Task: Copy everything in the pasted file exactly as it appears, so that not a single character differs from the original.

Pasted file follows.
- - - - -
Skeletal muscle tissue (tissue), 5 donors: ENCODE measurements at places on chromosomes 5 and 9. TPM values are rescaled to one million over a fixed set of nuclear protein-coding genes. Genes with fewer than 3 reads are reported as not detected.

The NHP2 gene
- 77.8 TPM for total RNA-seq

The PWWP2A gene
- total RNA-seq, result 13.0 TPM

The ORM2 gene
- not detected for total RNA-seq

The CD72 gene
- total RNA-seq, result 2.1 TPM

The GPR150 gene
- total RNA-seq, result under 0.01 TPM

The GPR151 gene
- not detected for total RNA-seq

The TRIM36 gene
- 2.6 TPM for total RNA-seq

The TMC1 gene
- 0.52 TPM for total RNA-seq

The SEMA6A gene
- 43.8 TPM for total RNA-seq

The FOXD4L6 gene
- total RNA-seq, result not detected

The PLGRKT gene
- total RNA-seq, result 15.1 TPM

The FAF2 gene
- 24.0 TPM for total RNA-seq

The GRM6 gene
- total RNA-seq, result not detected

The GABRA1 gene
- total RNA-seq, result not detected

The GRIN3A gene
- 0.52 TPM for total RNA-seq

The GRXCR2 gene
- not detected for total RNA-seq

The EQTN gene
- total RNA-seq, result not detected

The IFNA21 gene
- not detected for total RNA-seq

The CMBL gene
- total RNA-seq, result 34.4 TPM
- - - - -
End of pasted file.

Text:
Skeletal muscle tissue (tissue), 5 donors: ENCODE measurements at places on chromosomes 5 and 9. TPM values are rescaled to one million over a fixed set of nuclear protein-coding genes. Genes with fewer than 3 reads are reported as not detected.

The NHP2 gene
- 77.8 TPM for total RNA-seq

The PWWP2A gene
- total RNA-seq, result 13.0 TPM

The ORM2 gene
- not detected for total RNA-seq

The CD72 gene
- total RNA-seq, result 2.1 TPM

The GPR150 gene
- total RNA-seq, result under 0.01 TPM

The GPR151 gene
- not detected for total RNA-seq

The TRIM36 gene
- 2.6 TPM for total RNA-seq

The TMC1 gene
- 0.52 TPM for total RNA-seq

The SEMA6A gene
- 43.8 TPM for total RNA-seq

The FOXD4L6 gene
- total RNA-seq, result not detected

The PLGRKT gene
- total RNA-seq, result 15.1 TPM

The FAF2 gene
- 24.0 TPM for total RNA-seq

The GRM6 gene
- total RNA-seq, result not detected

The GABRA1 gene
- total RNA-seq, result not detected

The GRIN3A gene
- 0.52 TPM for total RNA-seq

The GRXCR2 gene
- not detected for total RNA-seq

The EQTN gene
- total RNA-seq, result not detected

The IFNA21 gene
- not detected for total RNA-seq

The CMBL gene
- total RNA-seq, result 34.4 TPM